The Concept of Hegemony in Media Advertisement - Essay Example

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Concept of Hegemony in media advertisement Introduction  The term hegemony refers to dominance, which is indirect in form. It may be visible in instances where a state leader (hegemon) may impose differently implied forms of power, instead of decreeing direct army force (Hassig, 1994, 23-24). In ancient Greek civilisation, hegemony referred to the dominance of one city-state over another city-state, using political and military dominance…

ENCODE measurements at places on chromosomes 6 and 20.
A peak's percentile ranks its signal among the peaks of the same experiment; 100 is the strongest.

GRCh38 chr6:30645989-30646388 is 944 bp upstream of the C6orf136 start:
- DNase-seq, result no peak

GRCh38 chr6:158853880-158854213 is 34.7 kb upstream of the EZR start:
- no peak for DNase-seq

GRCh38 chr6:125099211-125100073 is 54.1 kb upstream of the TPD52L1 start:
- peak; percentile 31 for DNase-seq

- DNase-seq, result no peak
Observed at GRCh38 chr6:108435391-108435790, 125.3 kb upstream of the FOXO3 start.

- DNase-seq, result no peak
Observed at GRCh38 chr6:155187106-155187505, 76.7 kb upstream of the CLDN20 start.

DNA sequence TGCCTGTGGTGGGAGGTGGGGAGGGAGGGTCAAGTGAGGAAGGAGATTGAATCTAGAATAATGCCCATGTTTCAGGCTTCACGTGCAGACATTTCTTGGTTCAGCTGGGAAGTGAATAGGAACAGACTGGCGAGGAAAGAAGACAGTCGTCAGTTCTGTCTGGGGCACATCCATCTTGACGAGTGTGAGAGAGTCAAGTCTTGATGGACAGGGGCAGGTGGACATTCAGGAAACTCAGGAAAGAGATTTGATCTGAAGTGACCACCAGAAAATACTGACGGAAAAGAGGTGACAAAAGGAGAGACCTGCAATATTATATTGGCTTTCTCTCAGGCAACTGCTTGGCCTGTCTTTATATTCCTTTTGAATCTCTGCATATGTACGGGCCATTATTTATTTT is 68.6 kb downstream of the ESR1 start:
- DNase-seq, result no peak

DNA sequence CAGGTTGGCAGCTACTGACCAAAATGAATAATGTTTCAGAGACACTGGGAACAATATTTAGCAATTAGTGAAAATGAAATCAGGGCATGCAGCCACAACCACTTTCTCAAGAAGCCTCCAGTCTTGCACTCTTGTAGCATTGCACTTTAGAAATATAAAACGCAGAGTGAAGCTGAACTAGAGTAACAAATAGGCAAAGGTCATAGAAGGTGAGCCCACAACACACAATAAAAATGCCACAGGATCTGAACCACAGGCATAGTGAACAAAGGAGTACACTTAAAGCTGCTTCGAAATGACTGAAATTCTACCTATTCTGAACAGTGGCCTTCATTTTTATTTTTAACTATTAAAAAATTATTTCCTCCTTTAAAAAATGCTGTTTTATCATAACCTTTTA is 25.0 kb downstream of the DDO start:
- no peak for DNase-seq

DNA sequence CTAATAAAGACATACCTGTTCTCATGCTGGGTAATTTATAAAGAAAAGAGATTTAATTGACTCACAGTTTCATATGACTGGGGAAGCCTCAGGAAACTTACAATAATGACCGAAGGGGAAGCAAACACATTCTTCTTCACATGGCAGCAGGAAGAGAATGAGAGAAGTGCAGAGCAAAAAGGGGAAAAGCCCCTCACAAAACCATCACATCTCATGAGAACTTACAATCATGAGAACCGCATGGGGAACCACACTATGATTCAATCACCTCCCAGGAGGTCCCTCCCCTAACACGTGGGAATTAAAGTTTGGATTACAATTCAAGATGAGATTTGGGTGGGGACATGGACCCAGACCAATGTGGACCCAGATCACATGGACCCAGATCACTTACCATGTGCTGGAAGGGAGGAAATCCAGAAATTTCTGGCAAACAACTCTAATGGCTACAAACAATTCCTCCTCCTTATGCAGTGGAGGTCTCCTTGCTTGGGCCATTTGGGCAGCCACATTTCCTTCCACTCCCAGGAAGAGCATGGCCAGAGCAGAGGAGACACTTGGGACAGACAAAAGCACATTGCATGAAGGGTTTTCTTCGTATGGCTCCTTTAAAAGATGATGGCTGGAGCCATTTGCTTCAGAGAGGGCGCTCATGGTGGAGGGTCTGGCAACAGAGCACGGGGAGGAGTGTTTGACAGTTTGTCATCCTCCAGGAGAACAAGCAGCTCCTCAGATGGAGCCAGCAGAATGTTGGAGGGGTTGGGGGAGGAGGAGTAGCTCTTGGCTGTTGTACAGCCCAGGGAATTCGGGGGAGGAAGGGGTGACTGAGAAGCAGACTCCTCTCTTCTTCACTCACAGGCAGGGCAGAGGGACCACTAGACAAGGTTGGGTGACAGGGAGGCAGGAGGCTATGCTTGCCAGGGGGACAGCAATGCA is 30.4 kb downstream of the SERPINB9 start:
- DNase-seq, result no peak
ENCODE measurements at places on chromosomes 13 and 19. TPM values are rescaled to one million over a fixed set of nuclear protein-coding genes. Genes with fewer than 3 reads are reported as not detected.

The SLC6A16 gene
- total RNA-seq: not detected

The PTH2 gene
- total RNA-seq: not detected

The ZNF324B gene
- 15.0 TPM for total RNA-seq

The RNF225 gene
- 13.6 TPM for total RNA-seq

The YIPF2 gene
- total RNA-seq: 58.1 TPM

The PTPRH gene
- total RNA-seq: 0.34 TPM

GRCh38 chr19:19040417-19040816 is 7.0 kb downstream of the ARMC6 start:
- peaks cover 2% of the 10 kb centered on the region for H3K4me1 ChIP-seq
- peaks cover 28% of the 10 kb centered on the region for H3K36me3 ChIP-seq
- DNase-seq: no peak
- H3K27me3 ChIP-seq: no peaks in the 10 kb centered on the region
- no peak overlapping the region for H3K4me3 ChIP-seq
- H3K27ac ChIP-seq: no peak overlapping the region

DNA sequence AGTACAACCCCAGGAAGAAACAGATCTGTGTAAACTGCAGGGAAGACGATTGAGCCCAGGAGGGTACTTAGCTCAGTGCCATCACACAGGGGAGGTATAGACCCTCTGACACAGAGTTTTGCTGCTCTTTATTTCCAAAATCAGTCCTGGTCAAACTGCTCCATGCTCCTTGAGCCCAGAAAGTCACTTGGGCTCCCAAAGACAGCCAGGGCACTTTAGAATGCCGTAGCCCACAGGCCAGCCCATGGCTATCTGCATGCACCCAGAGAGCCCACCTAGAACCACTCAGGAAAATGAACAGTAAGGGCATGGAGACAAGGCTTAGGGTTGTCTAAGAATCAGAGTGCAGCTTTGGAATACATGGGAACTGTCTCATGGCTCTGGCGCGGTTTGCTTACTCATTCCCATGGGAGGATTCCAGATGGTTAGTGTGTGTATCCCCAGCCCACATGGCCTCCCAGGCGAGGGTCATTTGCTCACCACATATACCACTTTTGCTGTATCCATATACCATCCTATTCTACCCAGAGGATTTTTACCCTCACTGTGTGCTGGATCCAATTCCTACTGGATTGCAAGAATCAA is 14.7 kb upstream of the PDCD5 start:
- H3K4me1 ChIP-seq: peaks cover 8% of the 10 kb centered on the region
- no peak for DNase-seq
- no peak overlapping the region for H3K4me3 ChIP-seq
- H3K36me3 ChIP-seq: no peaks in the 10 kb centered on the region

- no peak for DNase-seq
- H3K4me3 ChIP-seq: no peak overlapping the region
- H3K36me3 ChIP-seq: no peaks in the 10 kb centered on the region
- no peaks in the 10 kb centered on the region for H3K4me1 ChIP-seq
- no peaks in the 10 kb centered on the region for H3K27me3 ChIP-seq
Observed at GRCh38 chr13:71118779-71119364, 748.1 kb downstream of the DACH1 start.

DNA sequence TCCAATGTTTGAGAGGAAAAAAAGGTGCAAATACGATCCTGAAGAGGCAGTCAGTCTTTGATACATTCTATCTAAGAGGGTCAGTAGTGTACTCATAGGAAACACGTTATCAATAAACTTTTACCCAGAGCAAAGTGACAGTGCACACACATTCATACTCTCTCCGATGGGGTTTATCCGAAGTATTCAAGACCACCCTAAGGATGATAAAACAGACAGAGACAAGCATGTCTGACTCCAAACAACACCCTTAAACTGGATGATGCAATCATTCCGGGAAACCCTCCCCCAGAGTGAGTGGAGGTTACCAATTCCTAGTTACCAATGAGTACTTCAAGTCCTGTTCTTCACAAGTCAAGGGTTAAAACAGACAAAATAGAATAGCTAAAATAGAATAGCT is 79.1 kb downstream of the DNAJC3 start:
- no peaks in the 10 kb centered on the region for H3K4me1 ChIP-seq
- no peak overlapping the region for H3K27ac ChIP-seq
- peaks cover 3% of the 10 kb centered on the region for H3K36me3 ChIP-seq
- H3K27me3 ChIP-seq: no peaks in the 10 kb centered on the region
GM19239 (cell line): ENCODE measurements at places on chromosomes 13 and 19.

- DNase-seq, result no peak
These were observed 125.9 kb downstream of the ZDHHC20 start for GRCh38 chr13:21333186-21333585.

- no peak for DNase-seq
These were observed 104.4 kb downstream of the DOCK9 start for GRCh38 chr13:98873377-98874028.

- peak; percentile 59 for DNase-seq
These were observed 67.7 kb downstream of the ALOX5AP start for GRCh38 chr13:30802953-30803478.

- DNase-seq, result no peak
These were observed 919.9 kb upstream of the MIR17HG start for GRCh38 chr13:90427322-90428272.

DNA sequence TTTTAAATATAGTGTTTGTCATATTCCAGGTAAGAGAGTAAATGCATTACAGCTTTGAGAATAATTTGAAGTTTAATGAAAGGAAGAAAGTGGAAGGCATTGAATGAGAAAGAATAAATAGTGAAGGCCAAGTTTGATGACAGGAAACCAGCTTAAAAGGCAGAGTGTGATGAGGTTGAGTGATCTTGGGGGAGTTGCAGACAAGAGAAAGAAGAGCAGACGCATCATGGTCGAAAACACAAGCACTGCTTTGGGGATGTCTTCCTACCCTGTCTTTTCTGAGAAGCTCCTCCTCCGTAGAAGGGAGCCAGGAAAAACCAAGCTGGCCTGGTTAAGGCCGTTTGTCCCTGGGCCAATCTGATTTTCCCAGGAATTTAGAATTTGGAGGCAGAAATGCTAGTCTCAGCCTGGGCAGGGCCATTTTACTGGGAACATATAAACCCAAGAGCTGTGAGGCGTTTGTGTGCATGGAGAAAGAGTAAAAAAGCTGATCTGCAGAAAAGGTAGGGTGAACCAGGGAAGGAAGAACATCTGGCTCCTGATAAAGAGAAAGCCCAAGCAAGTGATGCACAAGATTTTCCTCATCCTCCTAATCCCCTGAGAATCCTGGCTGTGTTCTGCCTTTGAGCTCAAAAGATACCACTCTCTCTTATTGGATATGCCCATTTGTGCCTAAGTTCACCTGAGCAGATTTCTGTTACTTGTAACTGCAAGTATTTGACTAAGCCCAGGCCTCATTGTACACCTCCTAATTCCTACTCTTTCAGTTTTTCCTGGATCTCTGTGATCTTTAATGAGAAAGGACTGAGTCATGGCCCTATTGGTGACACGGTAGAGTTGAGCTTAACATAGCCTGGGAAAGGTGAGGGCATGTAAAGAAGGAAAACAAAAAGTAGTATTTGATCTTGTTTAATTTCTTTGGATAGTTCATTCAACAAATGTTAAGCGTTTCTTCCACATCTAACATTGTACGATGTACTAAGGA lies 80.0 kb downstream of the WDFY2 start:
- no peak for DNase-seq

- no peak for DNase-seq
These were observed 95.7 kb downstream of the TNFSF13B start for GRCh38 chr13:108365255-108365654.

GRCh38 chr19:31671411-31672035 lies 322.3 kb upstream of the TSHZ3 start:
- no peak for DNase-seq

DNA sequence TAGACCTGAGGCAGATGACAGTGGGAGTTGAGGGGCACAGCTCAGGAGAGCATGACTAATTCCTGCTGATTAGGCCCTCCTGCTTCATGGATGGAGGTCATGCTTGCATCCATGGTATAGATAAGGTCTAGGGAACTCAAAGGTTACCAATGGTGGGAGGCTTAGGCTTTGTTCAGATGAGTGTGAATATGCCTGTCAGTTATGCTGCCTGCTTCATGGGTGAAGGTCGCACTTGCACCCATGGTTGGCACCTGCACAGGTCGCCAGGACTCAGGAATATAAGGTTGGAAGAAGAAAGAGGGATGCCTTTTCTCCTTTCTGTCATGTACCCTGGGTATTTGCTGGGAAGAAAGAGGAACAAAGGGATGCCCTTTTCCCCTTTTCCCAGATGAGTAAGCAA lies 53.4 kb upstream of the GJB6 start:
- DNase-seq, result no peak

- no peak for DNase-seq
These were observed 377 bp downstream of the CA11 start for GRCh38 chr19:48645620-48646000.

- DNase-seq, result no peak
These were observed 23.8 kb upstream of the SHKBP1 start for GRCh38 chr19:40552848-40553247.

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Concept of Hegemony in media advertisement Introduction  The term hegemony refers to dominance, which is indirect in form. It may be visible in instances where a state leader (hegemon) may impose differently implied forms of power, instead of decreeing direct army force (Hassig, 1994, 23-24). In ancient Greek civilisation, hegemony referred to the dominance of one city-state over another city-state, using political and military dominance. In the more recent times, 19th century, hegemony implied dominating power of one nation over others (Bullock and Trombley, 1999, 387-388).  The 20th century hegemony was the era of cultural hegemony, where through careful manipulation of social values, there was the perceivable dominance of one social class over another. Presently, we find that advertising and mass communications has started asserting immense dominance (hegemony) over the consumer section and on institutional facets of modern capitalist societies (Fox and Lears, 1983). Various researches conducted on the role of advertisements starting from around the 1970s, have showed that mass communications plays a strong role in manipulating and persuading consumers, without any apparent or visible force. Discussion James Fallows in one of his paper notes that in capitalist societies, like US, the chief objective of the economy is to increase the rate of individual consumption, and in the process elevate the overall living standards. He claims, "Economic development means more. If people have more choice, more leisure, more wealth, more opportunity to pursue happiness, society as a whole will be a success” (Fallows, 1993, 77). Based on this outlook, the advertisements in such societies are created aimed at attracting more consumers into buying their products, while simultaneously persuading their existent consumers to upgrade and buy more expensive products, something which is often referred to as the ‘consumer culture’(Goonasekera, l987). Consumer culture, said to be generated form the new-age brand of lucrative advertising, has led to strong criticism from various social groups. Such groups have claimed that mass media and advertisements have a strong effect and influence on the social culture (‘hegemony’), without being apparent and lead to increased individualism, self-centredness, and antagonism amongst the people living within the society. In such societies where the advertisement have a hegemony effect over the consumers the basic quality of life is ascertained on the acquisition of desired items usage, dispensation and further acquisition of new objects (Inglis, 1972). Consumption and acquisition now forms to be a major power within a society that is based on consumerism, and mass media advertising has been criticised for fuelling a rise in global consumerism (that is influencing other societies, primarily the eastern culture that may not be capitalist in nature, yet are falling for the lure of consumerism) (Hedebro, 1982). In terms of communication, there are three major components: the communicator, the message, and the receiver. In consumer based/capitalist societies, “communication basically [is] a process of transmitting messages at a distance for the purpose of control….persuasion; attitude change; behavior modification; socialization through transmission of information, influence or conditioning" (Carey, 1989, 42). Thus, here we find that the main purpose of communicating through advertising is to transmit product related information to the customer, however in a manner that is lucrative enough to persuade the consumer to buy it. In this context, we will conduct a case study of an advertisement to show how information is conveyed in a manner that attracts a potential buyer. Case study 1: Heineken - Walk in Fridge Descriptive component What is the media? This is a TV and an internet based advertisement What is the content? The content shows a wife (hostess) from an apparently well-to-do family showing her friends her new walk-in cupboard, and as her friends exclaim over it, there are exclamations from another room. The wives on trying to locate the source of these exclamations find that their husbands are admiring a walk -in refrigerator bought by the husband (host). Who is the target audience? Primarily young men (and to some extent their wives) with sound financial positions. Analytical component Here the advertisement assumes that the basic quality of life of a young successful couple is naturally determined by their acquisition of expensive and desired items. It also assumes that such consumers would believe in a quality of life where there are constant acquisitions of new objects (here one can assume that a family of such stature would already possess a refrigerator, thus, the new walk-in fridge would be an add-on, or in place of an old model that has been disposed of). Thus, a world of consumerism at its best, is reflected to the viewers, where information is communicated in a manner that is extremely attractive. Another very apparent social message portrayed is gender division, where we find women adoring garments, shoes and jewellery; while men admiring their collection of alcoholic drinks. References Bullock, A., and Trombley, S., (eds.), 1999. The New Fontana Dictionary of Modern Thought. London: Harper Collins Publishers: London. Carey, J., 1989. Communication as Culture: Essays on Media and Society. Winchester, MA: Unwin Hyman Ltd. Fallows, J., 1993. How the World Works. Atlantic Monthly, Vol. 272, No. 6, December, 60-87. Fox, R., and Lears, T., 1983. The Culture of Consumption. New York: Pantheon. Goonasekera, A., 1987. The Influence of Television on Cultural Values with Special Reference to Third World Countries. Media Asia, 14(1), 7-12. Hassig, R., 1994. Mexico and the Spanish Conquest. New York: Longman Publishing. Hedebro, G., 1982. Communication and Social Change in Developing Nations: A Critical View. Ames: Iowa State University Press. Inglis, F., 1972. The Imagery of Power: A Critique of Advertising. London: Heinemann. Youtube Ad: Heineken - Walk in Fridge Read More